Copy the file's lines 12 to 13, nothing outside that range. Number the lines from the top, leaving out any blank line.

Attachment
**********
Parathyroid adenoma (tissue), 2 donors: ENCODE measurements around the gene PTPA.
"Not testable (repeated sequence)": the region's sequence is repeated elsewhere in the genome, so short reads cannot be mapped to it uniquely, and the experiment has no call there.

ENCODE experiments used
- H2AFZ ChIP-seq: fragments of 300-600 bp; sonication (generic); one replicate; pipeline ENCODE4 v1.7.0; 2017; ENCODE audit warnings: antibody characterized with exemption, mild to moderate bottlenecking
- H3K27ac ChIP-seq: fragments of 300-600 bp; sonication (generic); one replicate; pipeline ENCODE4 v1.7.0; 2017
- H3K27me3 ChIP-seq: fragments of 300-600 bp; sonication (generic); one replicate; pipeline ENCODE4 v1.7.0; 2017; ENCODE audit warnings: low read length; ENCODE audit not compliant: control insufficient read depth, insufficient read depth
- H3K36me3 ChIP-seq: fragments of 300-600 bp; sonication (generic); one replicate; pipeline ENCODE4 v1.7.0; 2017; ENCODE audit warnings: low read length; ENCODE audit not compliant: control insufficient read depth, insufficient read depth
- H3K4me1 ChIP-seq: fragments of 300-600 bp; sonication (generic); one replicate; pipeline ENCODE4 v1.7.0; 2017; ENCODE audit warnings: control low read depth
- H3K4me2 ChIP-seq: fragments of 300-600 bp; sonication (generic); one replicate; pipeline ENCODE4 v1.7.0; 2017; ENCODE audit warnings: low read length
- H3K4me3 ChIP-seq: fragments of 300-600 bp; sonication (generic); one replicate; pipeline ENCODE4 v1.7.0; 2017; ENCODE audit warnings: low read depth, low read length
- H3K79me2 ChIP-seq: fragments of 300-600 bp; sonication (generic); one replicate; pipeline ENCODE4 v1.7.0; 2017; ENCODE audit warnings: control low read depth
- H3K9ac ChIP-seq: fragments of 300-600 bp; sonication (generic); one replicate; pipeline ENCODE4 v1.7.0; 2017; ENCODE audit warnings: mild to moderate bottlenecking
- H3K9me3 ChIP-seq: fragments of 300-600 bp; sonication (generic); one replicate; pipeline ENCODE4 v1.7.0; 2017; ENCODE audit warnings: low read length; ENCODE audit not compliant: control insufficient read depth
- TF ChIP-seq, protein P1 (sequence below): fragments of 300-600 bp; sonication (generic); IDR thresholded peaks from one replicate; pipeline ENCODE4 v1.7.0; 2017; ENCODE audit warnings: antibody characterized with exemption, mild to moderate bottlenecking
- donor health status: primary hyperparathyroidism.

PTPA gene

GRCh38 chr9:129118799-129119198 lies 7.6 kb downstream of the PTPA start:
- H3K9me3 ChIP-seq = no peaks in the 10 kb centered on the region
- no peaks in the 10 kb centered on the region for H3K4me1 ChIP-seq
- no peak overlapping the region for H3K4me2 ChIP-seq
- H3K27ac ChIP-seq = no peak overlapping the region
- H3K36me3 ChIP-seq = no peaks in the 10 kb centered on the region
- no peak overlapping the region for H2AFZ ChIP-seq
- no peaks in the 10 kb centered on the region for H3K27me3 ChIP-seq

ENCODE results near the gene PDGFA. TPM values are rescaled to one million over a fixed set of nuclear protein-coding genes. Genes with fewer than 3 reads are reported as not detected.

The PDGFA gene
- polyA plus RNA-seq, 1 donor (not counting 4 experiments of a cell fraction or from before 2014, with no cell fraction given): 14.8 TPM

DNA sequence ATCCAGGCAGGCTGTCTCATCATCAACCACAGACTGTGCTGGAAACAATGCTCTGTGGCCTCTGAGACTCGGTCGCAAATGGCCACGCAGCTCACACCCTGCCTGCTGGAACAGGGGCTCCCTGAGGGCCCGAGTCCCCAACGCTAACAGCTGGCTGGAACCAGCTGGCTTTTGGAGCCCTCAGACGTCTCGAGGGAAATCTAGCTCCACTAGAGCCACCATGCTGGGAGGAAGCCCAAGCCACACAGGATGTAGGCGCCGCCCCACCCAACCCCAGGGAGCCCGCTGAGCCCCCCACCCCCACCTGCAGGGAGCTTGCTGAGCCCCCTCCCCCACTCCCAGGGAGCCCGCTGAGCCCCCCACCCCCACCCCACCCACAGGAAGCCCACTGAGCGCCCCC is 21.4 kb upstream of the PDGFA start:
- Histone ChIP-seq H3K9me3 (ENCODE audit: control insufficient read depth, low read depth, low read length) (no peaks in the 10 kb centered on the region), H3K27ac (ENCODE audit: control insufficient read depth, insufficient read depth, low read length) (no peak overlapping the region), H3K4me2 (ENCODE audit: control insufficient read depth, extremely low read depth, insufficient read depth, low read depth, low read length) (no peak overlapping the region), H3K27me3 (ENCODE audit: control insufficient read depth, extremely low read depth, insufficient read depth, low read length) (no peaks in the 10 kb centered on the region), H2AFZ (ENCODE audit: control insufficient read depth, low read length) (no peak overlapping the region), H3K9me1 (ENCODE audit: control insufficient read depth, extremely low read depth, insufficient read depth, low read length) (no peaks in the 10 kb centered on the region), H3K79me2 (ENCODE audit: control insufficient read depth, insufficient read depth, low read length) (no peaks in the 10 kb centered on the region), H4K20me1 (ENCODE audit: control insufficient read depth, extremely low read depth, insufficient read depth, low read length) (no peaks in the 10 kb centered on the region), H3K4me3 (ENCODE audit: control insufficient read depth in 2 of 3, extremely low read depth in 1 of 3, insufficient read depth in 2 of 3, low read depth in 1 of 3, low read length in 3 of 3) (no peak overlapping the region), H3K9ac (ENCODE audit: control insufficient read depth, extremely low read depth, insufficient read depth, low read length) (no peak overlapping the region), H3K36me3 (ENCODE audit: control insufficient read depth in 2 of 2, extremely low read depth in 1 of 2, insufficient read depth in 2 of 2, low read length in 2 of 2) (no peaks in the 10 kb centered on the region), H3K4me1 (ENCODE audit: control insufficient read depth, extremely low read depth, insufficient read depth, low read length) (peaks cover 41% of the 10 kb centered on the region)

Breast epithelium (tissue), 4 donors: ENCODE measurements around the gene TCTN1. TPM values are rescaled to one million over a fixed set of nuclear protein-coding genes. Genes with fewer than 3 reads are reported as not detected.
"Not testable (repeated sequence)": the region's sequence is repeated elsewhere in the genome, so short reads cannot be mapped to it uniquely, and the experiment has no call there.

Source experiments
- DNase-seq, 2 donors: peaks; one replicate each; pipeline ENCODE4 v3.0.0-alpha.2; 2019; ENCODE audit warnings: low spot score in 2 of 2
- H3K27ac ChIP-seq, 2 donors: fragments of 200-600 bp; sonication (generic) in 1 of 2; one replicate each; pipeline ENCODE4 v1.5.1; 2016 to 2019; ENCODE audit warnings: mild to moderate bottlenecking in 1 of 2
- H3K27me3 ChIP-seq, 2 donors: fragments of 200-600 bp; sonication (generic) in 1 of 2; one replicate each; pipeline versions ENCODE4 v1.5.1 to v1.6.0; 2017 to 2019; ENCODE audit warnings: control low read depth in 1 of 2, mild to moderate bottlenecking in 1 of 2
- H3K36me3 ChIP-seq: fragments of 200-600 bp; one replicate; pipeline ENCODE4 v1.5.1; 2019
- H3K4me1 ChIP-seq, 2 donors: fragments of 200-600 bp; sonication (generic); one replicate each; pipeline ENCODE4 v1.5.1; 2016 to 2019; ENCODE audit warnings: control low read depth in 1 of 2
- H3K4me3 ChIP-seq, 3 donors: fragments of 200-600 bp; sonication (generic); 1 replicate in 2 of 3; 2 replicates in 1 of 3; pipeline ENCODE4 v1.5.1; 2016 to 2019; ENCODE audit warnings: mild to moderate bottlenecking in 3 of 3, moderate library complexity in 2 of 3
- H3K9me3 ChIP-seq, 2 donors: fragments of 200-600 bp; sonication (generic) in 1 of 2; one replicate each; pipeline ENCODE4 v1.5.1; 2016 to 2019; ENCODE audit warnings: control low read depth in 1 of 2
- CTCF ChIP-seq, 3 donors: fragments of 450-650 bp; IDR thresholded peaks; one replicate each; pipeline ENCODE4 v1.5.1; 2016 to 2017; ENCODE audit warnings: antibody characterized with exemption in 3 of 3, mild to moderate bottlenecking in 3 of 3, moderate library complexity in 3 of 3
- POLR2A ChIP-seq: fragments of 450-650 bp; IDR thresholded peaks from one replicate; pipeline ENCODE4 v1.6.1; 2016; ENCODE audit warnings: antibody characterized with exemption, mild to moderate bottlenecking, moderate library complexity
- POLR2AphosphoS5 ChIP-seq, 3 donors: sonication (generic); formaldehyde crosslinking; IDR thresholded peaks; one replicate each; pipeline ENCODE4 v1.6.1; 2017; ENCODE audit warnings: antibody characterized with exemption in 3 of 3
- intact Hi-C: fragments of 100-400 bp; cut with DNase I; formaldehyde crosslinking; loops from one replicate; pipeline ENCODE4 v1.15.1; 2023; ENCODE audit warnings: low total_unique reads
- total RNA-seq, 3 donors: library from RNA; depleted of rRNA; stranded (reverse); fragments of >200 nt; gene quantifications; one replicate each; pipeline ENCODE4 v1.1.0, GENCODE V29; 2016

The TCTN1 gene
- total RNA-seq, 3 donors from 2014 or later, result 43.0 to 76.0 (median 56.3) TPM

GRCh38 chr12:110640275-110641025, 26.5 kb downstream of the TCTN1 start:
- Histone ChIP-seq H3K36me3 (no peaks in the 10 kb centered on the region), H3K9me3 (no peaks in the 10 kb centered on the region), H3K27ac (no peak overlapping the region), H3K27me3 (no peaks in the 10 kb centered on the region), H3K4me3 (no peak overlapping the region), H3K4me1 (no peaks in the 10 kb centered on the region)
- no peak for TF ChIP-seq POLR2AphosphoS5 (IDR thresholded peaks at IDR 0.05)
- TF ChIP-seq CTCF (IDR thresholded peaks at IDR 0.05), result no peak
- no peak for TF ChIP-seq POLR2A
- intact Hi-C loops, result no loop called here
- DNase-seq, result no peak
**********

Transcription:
- H3K9ac ChIP-seq: fragments of 300-600 bp; sonication (generic); one replicate; pipeline ENCODE4 v1.7.0; 2017; ENCODE audit warnings: mild to moderate bottlenecking
- H3K9me3 ChIP-seq: fragments of 300-600 bp; sonication (generic); one replicate; pipeline ENCODE4 v1.7.0; 2017; ENCODE audit warnings: low read length; ENCODE audit not compliant: control insufficient read depth